What European election campaign?

June 4, 2009

Richard Whitaker- Richard Whitaker is a lecturer in European politics at the University of Leicester, UK. The opinions expressed are his own. -

Europe rarely features highly in European election campaigns in Britain. In the 2004 campaign the word Euro more often than not referred to a football tournament rather than the single currency. And for at least two reasons, we shouldn’t expect European integration to be much discussed.

First, parties have little incentive to campaign on Europe because it features a long way down the list of issues British voters consider important, well behind Prime Minister Gordon Brown’s leadership, expenses, the economy, immigration and crime. Second, to the extent that parties are internally divided on the question of how far Europe should go, they are less likely to push the issue up the agenda.

In the current campaign we might have expected what little talk there was about Europe to cover the Lisbon Treaty on which the Conservatives, in contrast to the two other main parties, have called for a referendum, and the question of whether Britain should remain a member of the EU amid calls from Eurosceptic parties on the right and left, for us to withdraw from the organisation.

While Lisbon and EU membership have been mentioned, the reality is that discussion of Europe seems to have featured even less than the low level we might have predicted. Such is the domination of the campaign by the issue of MPs’ allowances that most of the main parties’ European Election Broadcasts – a place where they have the opportunity to talk specifically about European issues – made little or no mention of Europe.

Perhaps the paucity of talk about European integration would matter little if there was nothing at stake. But, like it or not, the European Parliament’s (EP) legislative powers have greatly increased over recent years such that it is now heavily involved in the regulation of the EU’s single market.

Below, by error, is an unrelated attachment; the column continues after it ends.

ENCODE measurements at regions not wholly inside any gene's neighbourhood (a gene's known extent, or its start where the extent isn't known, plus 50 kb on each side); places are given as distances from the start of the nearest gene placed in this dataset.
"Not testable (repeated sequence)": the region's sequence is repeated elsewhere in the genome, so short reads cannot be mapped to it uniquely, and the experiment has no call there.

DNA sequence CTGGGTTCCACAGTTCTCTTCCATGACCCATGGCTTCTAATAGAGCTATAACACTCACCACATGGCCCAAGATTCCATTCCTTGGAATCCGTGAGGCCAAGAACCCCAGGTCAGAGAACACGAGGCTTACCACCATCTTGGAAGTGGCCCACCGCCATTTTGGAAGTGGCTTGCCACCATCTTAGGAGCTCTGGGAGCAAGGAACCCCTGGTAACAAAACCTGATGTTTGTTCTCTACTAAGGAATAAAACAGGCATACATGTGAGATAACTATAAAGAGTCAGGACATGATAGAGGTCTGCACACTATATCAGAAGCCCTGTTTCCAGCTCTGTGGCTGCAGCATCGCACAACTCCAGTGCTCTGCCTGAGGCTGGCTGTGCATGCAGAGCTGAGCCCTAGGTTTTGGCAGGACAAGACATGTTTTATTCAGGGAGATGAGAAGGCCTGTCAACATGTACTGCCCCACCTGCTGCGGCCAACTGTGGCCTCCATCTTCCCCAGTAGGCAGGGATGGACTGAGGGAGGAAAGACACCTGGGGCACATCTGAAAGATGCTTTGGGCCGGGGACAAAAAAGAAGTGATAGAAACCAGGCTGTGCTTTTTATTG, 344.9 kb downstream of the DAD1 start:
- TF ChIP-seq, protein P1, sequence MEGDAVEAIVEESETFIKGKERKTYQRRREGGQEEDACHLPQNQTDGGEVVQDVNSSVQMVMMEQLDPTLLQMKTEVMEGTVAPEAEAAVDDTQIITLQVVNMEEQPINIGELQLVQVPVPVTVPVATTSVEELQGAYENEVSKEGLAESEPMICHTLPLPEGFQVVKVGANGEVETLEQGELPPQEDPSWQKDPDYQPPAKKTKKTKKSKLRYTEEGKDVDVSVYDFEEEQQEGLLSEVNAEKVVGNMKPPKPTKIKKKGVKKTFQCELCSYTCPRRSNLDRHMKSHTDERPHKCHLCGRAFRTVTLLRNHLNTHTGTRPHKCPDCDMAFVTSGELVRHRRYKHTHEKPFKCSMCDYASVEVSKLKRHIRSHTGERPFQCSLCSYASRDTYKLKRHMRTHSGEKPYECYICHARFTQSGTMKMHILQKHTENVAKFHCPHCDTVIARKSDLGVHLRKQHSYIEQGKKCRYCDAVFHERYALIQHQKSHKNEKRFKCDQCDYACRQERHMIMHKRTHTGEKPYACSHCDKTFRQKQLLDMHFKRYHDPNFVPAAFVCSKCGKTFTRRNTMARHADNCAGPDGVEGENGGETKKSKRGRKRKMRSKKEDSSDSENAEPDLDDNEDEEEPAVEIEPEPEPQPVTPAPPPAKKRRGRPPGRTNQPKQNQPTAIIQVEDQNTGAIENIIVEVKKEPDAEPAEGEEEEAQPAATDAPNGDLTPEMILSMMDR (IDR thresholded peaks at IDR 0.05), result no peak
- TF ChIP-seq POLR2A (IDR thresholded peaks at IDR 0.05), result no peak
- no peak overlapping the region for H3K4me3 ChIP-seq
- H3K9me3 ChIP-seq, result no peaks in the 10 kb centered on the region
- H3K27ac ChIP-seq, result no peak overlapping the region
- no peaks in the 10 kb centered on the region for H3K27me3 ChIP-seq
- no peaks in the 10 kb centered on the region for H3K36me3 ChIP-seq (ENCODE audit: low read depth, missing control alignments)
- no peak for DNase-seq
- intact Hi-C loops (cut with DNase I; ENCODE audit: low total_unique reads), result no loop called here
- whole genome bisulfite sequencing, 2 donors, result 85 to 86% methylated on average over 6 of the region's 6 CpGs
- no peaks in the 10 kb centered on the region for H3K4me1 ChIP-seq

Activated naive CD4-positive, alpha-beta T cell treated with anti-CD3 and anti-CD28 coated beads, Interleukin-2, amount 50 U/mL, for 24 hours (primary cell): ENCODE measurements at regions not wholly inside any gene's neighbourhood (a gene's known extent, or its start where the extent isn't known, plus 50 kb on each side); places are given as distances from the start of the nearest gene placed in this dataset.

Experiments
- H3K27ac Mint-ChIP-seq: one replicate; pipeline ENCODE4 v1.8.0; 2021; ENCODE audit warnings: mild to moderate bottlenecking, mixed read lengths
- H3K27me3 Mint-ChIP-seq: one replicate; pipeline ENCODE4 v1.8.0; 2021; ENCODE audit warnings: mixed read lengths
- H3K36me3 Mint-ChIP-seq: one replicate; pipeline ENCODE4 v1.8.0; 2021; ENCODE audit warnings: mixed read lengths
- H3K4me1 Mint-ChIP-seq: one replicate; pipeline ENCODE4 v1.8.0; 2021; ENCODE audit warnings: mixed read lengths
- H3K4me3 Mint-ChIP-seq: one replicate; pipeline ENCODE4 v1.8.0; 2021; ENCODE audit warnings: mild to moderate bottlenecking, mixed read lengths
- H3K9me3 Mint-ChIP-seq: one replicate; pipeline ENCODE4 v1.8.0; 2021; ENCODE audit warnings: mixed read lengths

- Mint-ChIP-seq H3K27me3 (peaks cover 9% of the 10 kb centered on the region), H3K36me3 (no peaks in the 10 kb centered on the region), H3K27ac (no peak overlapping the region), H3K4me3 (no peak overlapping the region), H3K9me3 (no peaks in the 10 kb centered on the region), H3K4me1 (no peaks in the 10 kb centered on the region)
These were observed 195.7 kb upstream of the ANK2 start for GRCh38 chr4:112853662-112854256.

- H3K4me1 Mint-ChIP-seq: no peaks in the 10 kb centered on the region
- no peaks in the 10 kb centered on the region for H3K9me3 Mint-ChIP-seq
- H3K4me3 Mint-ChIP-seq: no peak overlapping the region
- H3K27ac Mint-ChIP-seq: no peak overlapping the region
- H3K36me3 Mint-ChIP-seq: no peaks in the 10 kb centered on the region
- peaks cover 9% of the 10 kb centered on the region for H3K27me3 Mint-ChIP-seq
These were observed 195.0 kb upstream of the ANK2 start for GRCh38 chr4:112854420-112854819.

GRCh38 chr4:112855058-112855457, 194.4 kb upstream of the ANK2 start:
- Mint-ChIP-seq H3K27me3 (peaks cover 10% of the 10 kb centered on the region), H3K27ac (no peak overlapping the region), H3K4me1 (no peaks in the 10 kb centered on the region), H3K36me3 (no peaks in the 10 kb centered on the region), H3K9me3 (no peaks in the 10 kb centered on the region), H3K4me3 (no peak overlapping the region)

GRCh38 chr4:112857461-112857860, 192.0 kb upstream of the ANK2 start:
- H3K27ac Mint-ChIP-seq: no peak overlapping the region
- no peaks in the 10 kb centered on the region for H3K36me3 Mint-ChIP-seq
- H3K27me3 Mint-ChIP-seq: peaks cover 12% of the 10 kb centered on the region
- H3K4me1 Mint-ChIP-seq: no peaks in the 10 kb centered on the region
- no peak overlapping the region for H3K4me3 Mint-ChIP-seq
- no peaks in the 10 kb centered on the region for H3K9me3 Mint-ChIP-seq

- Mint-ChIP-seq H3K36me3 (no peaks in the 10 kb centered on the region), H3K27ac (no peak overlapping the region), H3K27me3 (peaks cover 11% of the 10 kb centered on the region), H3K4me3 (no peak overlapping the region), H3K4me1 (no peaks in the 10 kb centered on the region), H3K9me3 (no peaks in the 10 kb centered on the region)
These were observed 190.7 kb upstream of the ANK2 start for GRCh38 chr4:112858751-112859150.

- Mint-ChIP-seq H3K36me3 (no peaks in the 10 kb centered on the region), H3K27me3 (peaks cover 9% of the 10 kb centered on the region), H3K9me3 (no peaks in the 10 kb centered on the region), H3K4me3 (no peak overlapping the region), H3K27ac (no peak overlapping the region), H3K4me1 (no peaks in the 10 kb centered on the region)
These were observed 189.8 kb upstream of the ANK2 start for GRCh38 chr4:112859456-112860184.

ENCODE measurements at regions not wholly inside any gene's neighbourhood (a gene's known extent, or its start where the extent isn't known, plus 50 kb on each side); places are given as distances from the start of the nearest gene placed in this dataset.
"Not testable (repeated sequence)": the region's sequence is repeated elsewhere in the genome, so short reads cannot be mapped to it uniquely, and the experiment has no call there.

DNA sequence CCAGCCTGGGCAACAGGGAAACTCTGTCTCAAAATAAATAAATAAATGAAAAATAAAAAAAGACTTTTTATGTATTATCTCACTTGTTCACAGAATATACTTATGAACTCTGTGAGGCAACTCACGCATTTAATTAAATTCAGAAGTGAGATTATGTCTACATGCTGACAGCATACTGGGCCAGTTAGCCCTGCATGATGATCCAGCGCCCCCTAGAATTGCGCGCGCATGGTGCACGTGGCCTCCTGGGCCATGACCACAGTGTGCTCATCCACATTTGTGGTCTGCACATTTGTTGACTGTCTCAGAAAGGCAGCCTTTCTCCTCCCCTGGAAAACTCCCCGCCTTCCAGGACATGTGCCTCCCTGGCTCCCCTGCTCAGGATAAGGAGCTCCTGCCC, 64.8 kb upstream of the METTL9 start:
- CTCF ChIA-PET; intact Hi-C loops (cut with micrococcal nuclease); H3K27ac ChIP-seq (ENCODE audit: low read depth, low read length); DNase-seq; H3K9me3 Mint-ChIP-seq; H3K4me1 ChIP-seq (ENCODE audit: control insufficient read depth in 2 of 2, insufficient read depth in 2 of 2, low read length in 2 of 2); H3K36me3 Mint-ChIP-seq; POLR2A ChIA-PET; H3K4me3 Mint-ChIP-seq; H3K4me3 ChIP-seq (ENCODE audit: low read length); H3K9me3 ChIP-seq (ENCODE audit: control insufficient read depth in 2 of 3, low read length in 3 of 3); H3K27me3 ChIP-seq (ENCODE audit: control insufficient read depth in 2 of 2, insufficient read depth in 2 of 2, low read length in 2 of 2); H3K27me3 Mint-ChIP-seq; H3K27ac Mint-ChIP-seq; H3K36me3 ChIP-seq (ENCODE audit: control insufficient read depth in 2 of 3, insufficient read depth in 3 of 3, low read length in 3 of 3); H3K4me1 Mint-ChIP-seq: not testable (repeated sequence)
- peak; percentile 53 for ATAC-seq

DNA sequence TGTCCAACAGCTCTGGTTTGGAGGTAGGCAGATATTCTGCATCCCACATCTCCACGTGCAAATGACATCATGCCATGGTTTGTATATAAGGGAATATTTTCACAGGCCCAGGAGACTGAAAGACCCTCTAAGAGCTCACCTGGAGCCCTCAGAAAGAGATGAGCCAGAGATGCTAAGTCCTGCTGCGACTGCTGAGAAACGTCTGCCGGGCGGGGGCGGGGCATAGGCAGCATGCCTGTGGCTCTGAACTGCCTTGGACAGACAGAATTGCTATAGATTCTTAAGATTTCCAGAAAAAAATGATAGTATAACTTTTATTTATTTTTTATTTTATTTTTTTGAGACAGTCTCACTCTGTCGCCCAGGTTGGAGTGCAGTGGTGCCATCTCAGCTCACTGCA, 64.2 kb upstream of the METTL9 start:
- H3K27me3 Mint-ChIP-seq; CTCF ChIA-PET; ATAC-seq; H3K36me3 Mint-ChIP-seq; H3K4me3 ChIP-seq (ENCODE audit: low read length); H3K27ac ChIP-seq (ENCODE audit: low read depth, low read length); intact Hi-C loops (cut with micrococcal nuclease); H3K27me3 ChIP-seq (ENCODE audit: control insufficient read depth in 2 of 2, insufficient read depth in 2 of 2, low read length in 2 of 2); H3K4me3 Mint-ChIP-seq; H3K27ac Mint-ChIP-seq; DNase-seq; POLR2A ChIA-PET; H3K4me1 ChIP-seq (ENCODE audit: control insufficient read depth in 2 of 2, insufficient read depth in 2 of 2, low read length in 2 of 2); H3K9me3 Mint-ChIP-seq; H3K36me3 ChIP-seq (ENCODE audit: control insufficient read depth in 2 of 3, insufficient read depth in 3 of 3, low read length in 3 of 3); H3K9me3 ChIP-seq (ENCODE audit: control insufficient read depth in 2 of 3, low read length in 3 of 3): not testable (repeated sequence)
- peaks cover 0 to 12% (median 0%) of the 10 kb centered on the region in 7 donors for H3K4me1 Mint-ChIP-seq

The balance of power in the EP matters between those favouring greater control of markets and those preferring deregulation. The outcome of the EP elections will also have an effect on the choice of European Commission President, who will have to be approved by the Parliament before taking office.

The polls suggest that the big parties are likely to suffer on June 4th with minor parties doing much better than they would in general elections. Small parties doing well at EP elections is nothing new. UKIP came third last time around winning 12 seats and 16 percent of the vote.

Governing parties normally do badly at European elections but if Labour were to drop below 22 percent they would beat their own record for the lowest score by a governing party in a European election in Britain. Many of the smaller parties take an anti-EU stance, especially those likely to win seats in the election (UKIP and possibly the BNP).

So if we look simply at the results this time around, the expected victory for the Conservatives and the votes for small parties may send a largely Eurosceptic message from the UK to Brussels.

This is fine, if that’s how the electorate feels, and we have plenty of polling evidence that the British electorate is comparatively Eurosceptic. But crucially, for many voters the decision will have been made not on issues of European integration and EU membership, but on the question of MPs’ expenses.


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